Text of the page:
Thursday, February 15, 2007

Asking help for Bryan

Those of us lucky enough not to know what it's like, well, we really have no idea.

We can only imagine, if we can even let our minds wander there. I don't know about you, but I can't do it. The thought of one of my children being stricken by a serious, potentially fatal, illness is too much. When I try to imagine what that might be like, my chest tightens, my body shivers and my mind just won't go there. I guess that what the saying means: I can't wrap my mind around it.

The only reason I've tried to imagine it is, like most of the other lucky parents, I sometimes try to put myself in the shoes of those who've found themselves confronted with a child's illness or even death. The unthinkable. The unspeakable.

"I don't know how you deal with this," I said once to an acquaintance of mine, Mary Lou Tressler. A former owner of Jet Set Printing in Riverhead, our children were in nursery school together.

"I don't have any choice," she answered. "What else can I do?"

Her words stay with me. What else can she do, indeed?

Her son, Bryan, was diagnosed with neuroblastoma, a rare, generally fatal, childhood cancer, when he was just 5 years old. Doctors told his parents, Mary Lou and her husband, Bob, that there was no hope. But Bob and Mary Lou refused to give up. They searched high and low until they found doctors willing to treat Bryan with new, cutting-edge therapies that were then still in development. Thanks to such aggressive treatment — some of it classified as experimental — Bryan has survived. He's now going on 14. But it hasn't been easy, and the future, even after all he's been through, is still bleak.

Bryan is a brave young man. He was brave before he understood the meaning of the word "courage." He's instinctively fought a battle he didn't even know he was engaged in at first — he was too young to understand. Maybe that worked to his advantage. He wasn't mentally or emotionally dragged down by the horrible disease trying to steal his life away because he was too young to understand his affliction. So he lived a kid's life, typical of so many little boys. He played baseball. He went sailing with his dad on the family boat. He scraped his knees, collected bugs, played video games.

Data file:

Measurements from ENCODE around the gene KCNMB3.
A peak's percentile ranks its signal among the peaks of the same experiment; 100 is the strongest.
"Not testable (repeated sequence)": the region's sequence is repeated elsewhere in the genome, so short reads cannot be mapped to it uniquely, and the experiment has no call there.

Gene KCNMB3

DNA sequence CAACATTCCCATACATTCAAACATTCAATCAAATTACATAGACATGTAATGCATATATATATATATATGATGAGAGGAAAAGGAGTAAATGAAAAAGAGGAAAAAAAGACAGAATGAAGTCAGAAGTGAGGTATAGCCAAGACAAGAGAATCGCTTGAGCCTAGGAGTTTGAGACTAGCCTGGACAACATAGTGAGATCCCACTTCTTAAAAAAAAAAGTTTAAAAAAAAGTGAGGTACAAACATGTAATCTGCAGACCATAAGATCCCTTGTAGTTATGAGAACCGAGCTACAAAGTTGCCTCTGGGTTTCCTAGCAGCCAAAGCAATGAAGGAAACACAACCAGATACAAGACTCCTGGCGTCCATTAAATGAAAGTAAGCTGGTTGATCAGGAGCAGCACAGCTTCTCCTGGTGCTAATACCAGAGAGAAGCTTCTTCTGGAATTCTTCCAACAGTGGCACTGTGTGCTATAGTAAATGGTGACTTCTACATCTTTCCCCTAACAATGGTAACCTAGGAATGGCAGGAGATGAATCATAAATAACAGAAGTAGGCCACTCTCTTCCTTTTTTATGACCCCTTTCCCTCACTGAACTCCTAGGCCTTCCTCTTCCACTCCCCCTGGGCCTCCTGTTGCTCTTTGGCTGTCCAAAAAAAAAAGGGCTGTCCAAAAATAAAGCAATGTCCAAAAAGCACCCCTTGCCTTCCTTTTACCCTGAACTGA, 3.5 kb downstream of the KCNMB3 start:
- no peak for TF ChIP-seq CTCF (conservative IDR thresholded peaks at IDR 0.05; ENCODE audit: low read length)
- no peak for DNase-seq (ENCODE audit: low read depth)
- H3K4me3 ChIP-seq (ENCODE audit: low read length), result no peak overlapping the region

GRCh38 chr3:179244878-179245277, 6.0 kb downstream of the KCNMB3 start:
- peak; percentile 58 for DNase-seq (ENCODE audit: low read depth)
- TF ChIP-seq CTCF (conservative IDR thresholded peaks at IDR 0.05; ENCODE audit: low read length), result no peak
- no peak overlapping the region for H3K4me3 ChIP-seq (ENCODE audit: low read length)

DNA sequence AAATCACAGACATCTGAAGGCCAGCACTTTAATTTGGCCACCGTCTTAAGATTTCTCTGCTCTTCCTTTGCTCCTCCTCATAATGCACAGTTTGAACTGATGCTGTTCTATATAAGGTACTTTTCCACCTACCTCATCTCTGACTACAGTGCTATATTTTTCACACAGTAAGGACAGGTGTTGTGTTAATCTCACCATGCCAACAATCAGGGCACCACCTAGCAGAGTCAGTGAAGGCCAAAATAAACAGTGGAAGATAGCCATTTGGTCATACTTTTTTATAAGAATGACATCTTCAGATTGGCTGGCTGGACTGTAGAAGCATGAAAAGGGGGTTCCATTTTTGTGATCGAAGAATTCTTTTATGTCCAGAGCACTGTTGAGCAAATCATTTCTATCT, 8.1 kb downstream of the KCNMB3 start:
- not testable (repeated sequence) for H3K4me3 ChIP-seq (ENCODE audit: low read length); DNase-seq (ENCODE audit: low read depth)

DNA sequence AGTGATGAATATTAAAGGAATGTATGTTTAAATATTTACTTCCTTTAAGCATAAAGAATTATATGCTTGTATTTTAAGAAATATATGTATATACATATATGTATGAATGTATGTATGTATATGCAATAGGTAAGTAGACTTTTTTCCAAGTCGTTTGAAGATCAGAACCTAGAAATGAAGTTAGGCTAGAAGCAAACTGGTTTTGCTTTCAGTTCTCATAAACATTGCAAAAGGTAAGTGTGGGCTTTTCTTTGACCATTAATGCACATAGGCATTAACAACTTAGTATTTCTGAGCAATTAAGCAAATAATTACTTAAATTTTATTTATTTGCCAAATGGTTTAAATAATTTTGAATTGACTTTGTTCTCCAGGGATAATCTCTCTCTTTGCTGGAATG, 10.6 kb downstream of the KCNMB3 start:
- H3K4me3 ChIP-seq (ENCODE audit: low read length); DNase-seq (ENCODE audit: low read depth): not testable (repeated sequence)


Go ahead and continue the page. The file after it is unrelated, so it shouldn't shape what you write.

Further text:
Now he's old enough to understand the concept of courage. He's also old enough to understand his illness, old enough to ask "Why?" Old enough to be mad as hell at the unfairness of it all.

But he's still brave. Maybe more so, because now he understands. And he still fights.

A few years back, at the Riverhead Relay for Life, Bryan told the crowd how important it is to fight, to soldier on. "We'll find a cure one day," he said. He was maybe 10 or 11. Everyone marveled at his strength, including me. I wrote a column about it, in fact.

Bryan's battle continues. His cancer has come back with a vengeance, yet again. Bryan is a fighter and endures the physical pain of both the disease and its treatments. His parents and siblings are coping. But the cancer and the treatments are now taking a major financial toll on the family and they are in need of help.

The Tresslers moved upstate a few years back. Bryan's father, Bob, sold his printing business, and the family relocated to a rural area, where there would be less pressure and where Mary Lou and Bob would be able to spend less time working and more time with Bryan and his siblings, Robert and Jennifer.

Bryan now has to make a 180-mile round-trip journey for treatment four to six times each month from his home in Granville, N.Y., to Children's Specialty Center in Burlington, Vt. He also has to travel to Albany five times each week for transfusions, radiation and blood tests.

Mary Lou wrote to me last week asking for help, seeking gas card donations to help them pay for travel to and from treatments. Asking for help certainly wasn't easy for her to do, but it's nothing compared with the reality she has to deal with every day.

I know many people in Riverhead knew Bryan and his family before they moved, and many folks would want to know if they are in need of assistance now. If you can help, with either a check or a gas card, mail it to Friends of Bryan Tressler, P.O. Box 92, Granville, NY 12832.

I would love to organize a fundraiser for Bryan. If you have any ideas for how we might raise some money, or want to help with the effort, please e-mail me at

Ms. Civiletti invites you to join a discussion of this topic at Her e-mail address is

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